Fungus fest unearths 200 species 

Ideal weather produces an abundance of mushrooms in whistler's forests

click to enlarge PHOTO BY JOHN FRENCH - FUNGAL FIELD Finding mushrooms wasn't difficult during Fungus Among Us this year as the forest was alive with fungus during the festival.
  • PHOTO BY JOHN FRENCH
  • FUNGAL FIELD Finding mushrooms wasn't difficult during Fungus Among Us this year as the forest was alive with fungus during the festival.

Mushroom hunters had a field day and no troubles finding fungus this weekend in Whistler. As part of the Fungus Among Us Festival mushroom lovers ventured into the forests around the community with mushroom experts to find as many varieties as the forest had to offer.

With ideal weather conditions leading up to the festival it was like shooting fish in a barrel for the more than 100 people who came from as far away as Squamish to participate in the mushroom walk hosted by the Whistler Naturalists on Saturday, Oct. 19.

Organizer Bob Brett said mushroom experts found about 200 species with 20 of the species never having been collected before at a Fungus Among Us event. He said more than 250 people came to the see the mushrooms on display at Myrtle Philip Community School Saturday afternoon.

Pine mushrooms, a delicacy in Japan and a very flavourful mushroom, were one of the draws.

"For some reason this year it seems like the pines are coming up so fast," said Brett. "Normally if you get a pine mushroom that big they are already wormy. There are fungus gnats that lay their eggs and then the larvae look like worms. Normally you go for the smallest possible pine mushroom because they get infested very early in their development, but this year we're getting these enormous mushrooms that are pretty much worm-free."

He called the pine mushrooms found over the weekend super-fresh specimens.

"I don't know what it is this year, they're just super-charged in the woods right now," Brett said of the pine mushroom situation in Whistler.

Retired university professor Bryce Kendrick opened the festival on Friday with a talk that Brett described as fairly technical. Even so, the discussion about the microscopic characteristics of how mushrooms reproduce attracted a full house.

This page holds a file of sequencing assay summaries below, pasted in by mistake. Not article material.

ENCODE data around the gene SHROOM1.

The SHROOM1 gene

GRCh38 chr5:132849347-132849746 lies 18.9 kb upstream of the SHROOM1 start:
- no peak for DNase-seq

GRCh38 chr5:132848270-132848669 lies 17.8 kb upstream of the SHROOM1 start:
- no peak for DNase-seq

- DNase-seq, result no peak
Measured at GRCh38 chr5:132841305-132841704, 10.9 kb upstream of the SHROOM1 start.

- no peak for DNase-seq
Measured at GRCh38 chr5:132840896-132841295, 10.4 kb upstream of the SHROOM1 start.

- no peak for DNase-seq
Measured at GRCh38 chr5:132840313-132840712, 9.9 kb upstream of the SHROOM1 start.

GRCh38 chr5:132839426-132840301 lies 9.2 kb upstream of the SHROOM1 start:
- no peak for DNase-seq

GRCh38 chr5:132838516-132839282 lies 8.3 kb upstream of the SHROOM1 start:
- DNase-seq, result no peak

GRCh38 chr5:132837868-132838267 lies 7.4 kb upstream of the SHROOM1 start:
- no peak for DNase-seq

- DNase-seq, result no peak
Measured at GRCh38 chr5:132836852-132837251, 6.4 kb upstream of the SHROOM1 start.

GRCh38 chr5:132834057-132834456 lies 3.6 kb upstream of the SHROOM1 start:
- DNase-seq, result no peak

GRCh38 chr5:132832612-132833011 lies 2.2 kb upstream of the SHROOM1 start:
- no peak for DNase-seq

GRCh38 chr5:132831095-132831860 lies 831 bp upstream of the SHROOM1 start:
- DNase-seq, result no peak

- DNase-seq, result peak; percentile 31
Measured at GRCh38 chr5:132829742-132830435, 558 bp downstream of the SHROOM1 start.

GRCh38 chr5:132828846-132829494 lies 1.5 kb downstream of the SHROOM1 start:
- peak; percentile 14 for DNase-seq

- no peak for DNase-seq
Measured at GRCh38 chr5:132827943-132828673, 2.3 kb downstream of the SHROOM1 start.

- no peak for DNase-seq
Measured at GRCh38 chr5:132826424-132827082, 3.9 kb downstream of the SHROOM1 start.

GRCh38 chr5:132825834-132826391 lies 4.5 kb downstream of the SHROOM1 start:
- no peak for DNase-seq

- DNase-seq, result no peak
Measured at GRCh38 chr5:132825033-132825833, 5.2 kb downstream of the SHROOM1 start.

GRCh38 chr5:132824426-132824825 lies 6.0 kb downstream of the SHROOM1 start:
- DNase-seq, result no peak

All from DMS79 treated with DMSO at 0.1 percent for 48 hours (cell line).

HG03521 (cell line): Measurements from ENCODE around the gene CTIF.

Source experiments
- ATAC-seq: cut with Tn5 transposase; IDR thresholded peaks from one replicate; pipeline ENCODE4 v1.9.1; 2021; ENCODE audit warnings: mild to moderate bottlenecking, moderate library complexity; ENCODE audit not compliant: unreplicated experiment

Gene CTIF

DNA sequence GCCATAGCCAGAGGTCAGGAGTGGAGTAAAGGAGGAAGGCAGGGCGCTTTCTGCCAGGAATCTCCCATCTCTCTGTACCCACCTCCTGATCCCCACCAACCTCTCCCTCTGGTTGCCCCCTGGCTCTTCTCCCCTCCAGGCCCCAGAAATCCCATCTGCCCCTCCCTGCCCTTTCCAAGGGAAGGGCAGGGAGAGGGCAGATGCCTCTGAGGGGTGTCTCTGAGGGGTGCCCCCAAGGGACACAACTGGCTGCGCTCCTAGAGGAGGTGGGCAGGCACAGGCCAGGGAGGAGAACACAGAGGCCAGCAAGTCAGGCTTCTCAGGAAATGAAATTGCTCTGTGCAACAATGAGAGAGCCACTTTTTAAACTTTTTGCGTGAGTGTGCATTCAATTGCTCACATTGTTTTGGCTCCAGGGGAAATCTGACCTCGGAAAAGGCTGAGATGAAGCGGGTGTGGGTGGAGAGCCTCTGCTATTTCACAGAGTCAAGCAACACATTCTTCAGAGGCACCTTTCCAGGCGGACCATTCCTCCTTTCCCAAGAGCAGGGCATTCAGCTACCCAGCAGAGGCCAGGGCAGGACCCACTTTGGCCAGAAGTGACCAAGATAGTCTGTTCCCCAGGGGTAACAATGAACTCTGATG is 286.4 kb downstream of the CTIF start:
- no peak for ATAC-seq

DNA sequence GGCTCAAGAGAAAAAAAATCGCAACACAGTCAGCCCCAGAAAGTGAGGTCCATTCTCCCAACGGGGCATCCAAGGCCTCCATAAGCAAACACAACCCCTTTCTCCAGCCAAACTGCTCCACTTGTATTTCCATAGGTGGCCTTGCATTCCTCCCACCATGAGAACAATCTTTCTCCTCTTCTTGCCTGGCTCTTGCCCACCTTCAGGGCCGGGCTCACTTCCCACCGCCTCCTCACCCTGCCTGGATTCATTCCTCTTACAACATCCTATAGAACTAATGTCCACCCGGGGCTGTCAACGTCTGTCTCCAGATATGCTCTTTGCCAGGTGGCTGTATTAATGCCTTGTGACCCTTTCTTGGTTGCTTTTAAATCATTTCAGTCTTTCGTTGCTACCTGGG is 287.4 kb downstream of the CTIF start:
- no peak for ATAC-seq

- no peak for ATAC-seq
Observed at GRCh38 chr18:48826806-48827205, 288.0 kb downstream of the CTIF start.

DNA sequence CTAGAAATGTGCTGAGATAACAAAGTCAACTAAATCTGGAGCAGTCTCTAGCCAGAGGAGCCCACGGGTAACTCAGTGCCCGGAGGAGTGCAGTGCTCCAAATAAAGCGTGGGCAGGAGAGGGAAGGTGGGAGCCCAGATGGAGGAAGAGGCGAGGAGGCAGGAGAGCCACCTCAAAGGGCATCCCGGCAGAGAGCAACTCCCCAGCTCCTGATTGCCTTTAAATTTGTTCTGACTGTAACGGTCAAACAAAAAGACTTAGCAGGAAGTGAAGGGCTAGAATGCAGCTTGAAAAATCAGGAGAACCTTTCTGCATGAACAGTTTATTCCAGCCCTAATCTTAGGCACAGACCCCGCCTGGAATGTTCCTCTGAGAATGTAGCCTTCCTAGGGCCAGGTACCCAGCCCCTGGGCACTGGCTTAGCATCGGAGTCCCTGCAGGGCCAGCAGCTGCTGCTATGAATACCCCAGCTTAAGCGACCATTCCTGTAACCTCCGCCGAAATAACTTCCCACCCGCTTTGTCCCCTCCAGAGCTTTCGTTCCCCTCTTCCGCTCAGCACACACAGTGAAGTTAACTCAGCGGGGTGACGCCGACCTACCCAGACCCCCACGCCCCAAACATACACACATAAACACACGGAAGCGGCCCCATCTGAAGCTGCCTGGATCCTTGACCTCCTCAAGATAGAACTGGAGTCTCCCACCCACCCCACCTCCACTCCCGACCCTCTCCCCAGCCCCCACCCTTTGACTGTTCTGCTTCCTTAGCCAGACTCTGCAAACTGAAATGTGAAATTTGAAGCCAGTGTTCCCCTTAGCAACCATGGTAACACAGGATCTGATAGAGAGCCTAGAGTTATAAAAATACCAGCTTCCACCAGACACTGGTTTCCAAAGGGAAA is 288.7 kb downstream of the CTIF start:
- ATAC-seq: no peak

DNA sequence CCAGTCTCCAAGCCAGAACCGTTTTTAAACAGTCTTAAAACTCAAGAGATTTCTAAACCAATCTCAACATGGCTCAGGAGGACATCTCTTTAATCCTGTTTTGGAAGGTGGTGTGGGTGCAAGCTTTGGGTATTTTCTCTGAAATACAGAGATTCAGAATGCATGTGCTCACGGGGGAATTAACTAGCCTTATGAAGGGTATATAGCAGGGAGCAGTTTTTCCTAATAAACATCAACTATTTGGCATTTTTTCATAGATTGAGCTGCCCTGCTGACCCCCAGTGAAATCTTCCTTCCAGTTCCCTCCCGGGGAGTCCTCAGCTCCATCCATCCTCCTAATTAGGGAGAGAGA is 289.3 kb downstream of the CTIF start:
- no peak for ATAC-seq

"Bryce is a really good speaker," said Brett. "He knows how to connect with an audience. He had all these photographs from his microscope that were like art. There were all these amazing shapes of spores and sections of mushrooms. They could easily be an art installation of themselves because they're just so unbelievable."

The mushroom population around Whistler this year was way up compared to last year when the weather leading up to the event wasn't ideal and the there were far fewer mushrooms in the forests around the resort.

Kendrick was one of a handful of leaders who took the curious mushroom hunters out on walks to discover, discuss and collect fungal matter. Kendrick teamed up with fellow PhD Terry McIntosh, a plant ecologist and taxonomist, to walk through the forested hillside next to Myrtle Philip with a group made up primarily of Quest University students. Just steps from the schoolyard the group discovered its own festival of fungus.

"Look at the variety of organisms," Kendrick said just steps away from the school field.

Kendrick and the university students closely inspected a small puffball early in their walk.

"What happens at the end is there's a little hole there and then the spores inside — which are dry and powdery — if a rain drop falls on it they'll come puffing out the top," Kendrick said to the students.

Meriya Gmeiner-McPherson was fascinated by every word coming from the author of The Fifth Kingdom, a fungi reference book used by universities around the world.

"Oh, so they use rain to reproduce," said Gmeiner-McPherson. "That's what I find really interesting about mushrooms is that each one has a different way."

The group found a broad range of mushroom species; including coral fungus, boletes, hedgehogs and pine mushrooms.

Kendrick said after his trip through the forest with his group that he enjoyed being in instructor-mode after 20 years away from university classrooms. He feels events like Fungus Among Us are important.

"It's a way of getting information out to a wider audience about a group of organisms that most people don't think about very often and they certainly don't realize how important the fungi are in the biosphere," said Kendrick. "I'm always going around saying, 'No fungi — no forest.' That's a good saying because every tree in the forest has a vital relationship with some of the fungi that live in the soil there."

Kendrick described mushrooms as beautiful and worth showing to other people.

Maria Yasel of Quest exited the forest at the end of her walk with Kendrick holding a significant collection of pine mushrooms. She and two other students who unearthed the large edible mushrooms planned to cook up their bounty and eat it fresh.

Brett has plans to make the festival even better next year. He said the number of people who wanted to walk with the mushroom experts was greater than expected and a large number of people arrived after the published start time for the walks. For next year Brett hopes to have more presenters to reduce the ratio of experts to non-experts in each walking group. Four presenters had to pull out of the event at the last minute this year.

"Everyone I talked to seemed to have a good time," said Brett. "It was fun."

By John French

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